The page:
"This visit to San Francisco, a most strenuous one requiring two major speeches and two lesser ones, holds poignant memories. One was of speaking after dinner at the Press Club. It was to be a private and confidential speech, what in other press circles is called 'off the record.' In San Francisco it is called 'speaking behind the cat' - a large carved ebony cat carried in with ceremony and put before the speaker after the tables are cleared. The custom, I was told, began after the great earthquake and fire had destroyed the city in 1906. When the first daring spirits reached the ruins of the old clubhouse, all that remained to identify it amid the general devastation was the large fireplace in the lounge. Curled up beside it was a half-starved and badly singed cat, which was promptly adopted and lived out its remaining eight lives near the hearth of the new club. The cat was famous for its discretion, for although it listened carefully to all that was said, it was never known to have repeated a word. When in time it went to its multiple rewards, it was reproduced, larger than life size, with eyes and mouth tight shut, looking altogether inscrutable, an outward and visible sign of the security pledged to one who spoke behind it."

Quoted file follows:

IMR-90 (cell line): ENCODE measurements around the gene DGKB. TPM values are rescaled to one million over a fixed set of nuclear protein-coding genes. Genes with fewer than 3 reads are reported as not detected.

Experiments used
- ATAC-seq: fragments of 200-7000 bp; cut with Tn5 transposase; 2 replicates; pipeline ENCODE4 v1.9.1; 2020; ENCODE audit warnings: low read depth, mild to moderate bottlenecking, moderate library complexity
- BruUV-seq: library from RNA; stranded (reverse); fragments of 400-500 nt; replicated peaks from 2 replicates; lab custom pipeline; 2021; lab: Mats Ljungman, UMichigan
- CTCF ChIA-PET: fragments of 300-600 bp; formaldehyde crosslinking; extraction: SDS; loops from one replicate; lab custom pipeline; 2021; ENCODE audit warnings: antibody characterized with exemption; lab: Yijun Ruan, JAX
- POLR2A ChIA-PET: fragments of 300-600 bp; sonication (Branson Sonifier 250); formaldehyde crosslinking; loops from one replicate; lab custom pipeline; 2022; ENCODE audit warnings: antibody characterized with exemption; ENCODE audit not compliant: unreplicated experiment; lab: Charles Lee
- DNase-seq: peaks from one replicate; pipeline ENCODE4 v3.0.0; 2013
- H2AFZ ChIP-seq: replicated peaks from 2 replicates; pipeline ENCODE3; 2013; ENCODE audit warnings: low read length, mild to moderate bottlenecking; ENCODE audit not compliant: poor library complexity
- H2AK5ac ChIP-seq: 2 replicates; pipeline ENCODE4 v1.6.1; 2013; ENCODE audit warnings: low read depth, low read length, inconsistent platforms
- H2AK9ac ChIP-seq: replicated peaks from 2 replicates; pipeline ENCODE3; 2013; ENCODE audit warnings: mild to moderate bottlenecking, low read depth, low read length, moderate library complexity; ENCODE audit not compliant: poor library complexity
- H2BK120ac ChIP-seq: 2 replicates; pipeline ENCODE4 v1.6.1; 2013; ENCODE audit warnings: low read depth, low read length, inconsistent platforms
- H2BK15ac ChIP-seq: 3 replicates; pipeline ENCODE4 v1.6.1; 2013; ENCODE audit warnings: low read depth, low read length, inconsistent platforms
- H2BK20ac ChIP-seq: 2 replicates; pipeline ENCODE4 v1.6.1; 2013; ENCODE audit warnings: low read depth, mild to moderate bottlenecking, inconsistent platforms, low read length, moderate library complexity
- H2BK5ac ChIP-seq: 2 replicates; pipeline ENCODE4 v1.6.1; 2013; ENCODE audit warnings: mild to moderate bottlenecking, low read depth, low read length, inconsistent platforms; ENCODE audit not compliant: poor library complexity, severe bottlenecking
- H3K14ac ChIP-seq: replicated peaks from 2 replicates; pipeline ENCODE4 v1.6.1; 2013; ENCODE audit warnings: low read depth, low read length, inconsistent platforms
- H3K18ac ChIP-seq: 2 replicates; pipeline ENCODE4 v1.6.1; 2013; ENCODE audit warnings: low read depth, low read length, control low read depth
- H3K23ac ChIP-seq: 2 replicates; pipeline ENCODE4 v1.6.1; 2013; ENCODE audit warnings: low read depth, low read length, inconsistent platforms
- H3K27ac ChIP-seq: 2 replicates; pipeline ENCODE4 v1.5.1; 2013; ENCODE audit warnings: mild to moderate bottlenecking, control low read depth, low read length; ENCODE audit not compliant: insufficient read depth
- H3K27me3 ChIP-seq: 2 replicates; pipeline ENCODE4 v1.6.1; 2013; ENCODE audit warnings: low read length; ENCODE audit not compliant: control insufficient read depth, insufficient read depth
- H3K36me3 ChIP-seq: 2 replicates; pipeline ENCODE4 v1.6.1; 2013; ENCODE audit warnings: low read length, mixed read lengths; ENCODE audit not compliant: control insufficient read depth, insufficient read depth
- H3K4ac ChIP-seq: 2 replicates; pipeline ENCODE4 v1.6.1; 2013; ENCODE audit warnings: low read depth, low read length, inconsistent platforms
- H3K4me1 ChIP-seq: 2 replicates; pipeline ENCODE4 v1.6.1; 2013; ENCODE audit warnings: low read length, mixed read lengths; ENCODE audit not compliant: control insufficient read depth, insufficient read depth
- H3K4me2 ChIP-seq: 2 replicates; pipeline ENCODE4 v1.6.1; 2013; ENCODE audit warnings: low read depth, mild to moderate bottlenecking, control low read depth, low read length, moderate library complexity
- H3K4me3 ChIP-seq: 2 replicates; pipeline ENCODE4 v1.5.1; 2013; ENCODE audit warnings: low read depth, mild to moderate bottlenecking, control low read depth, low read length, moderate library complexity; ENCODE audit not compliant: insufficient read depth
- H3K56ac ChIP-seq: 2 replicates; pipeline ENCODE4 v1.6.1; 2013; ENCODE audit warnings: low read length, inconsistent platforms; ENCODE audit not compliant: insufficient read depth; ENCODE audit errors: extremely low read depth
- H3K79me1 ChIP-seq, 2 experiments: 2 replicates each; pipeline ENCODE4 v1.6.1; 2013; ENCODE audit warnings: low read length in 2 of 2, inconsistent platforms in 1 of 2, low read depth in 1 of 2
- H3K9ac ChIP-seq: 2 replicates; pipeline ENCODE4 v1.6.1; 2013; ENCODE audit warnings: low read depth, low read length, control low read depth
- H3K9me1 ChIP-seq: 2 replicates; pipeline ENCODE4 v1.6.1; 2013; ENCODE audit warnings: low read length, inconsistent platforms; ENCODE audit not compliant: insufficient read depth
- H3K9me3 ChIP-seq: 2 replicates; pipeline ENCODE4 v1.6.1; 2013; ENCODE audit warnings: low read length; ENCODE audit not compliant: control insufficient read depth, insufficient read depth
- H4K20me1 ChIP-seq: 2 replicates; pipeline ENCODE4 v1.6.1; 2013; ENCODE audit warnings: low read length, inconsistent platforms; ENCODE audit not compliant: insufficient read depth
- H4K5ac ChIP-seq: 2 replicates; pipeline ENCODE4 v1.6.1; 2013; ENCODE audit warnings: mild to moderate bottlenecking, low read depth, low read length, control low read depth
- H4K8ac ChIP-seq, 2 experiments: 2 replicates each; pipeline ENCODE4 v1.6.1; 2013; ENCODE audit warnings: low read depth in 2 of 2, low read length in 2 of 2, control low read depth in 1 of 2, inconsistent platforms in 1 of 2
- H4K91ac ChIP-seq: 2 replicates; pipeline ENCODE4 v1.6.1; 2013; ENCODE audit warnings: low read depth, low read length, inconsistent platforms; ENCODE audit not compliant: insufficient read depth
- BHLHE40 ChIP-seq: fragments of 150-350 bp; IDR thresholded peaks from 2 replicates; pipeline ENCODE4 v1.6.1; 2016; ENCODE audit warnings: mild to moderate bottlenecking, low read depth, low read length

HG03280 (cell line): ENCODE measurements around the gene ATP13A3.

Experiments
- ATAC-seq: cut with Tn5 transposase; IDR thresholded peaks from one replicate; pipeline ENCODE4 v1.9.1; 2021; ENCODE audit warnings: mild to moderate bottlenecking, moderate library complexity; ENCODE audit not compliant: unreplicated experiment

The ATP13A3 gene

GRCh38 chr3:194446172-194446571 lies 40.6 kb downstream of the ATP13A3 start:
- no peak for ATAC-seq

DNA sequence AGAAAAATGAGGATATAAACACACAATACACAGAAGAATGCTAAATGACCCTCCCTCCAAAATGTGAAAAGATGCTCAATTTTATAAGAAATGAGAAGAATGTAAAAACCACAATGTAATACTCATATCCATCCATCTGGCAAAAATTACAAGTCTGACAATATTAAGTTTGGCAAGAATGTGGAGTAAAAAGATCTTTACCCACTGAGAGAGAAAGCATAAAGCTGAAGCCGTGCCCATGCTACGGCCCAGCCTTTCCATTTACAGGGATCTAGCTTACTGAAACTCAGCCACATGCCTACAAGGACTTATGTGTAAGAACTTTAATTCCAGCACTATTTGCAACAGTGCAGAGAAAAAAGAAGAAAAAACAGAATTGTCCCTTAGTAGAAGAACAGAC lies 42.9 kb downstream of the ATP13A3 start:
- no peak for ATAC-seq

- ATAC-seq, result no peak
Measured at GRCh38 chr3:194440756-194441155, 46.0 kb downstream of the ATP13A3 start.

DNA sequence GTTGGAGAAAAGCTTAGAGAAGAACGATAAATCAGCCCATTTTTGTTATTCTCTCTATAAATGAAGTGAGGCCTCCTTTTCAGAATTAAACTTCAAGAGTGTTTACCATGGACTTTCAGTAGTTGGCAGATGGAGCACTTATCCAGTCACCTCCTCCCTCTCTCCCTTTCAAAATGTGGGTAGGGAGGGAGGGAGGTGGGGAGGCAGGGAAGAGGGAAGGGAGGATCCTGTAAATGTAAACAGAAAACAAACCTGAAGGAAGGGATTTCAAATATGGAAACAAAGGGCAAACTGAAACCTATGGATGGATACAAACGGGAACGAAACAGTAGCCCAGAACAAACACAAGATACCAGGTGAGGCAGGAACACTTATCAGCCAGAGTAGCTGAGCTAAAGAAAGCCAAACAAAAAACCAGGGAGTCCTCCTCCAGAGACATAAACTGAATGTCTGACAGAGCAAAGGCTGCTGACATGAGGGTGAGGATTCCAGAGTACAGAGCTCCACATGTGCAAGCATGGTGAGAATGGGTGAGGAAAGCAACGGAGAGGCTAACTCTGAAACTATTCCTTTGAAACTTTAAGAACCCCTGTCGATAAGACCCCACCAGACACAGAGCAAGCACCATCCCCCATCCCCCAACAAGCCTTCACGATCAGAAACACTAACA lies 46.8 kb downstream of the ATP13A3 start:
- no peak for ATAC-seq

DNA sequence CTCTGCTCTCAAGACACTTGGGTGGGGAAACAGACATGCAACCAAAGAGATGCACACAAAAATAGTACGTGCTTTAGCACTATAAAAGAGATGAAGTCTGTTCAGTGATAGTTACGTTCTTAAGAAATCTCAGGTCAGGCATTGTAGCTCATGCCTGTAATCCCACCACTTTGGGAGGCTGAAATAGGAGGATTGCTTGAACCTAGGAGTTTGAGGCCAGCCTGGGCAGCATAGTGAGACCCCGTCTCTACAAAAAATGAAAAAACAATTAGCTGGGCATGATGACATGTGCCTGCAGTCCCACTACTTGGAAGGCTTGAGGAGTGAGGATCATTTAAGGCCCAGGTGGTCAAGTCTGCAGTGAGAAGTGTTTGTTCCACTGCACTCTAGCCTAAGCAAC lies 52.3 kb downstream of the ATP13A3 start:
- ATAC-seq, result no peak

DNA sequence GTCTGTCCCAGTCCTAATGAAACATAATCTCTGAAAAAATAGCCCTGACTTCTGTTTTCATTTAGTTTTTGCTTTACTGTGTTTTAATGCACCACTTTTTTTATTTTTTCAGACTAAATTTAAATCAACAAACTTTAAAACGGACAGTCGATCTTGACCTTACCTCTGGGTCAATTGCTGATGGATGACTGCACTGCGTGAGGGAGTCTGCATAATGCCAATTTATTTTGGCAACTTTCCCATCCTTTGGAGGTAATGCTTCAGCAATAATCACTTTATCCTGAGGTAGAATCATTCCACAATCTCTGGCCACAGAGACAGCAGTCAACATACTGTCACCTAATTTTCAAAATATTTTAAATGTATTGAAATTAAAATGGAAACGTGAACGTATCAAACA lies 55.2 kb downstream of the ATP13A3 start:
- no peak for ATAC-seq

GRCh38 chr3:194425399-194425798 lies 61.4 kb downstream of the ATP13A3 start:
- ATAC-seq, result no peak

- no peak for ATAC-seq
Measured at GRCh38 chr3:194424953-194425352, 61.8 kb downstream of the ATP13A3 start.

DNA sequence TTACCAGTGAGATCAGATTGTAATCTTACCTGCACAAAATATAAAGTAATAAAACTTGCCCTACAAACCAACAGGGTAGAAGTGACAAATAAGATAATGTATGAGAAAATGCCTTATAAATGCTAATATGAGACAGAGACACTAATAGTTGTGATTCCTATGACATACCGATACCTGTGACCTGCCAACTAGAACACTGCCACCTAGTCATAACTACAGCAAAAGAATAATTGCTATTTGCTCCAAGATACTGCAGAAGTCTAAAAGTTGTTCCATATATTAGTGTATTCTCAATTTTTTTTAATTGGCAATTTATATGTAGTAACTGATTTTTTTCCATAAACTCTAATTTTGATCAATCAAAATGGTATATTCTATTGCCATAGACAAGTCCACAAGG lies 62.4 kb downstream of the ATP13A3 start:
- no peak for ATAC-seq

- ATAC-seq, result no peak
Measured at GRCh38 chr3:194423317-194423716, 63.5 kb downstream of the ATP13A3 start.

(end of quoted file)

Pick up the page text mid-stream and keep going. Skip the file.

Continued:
- Dean Acheson, Present at the Creation: My Years in the State Department (recounting events of 1950)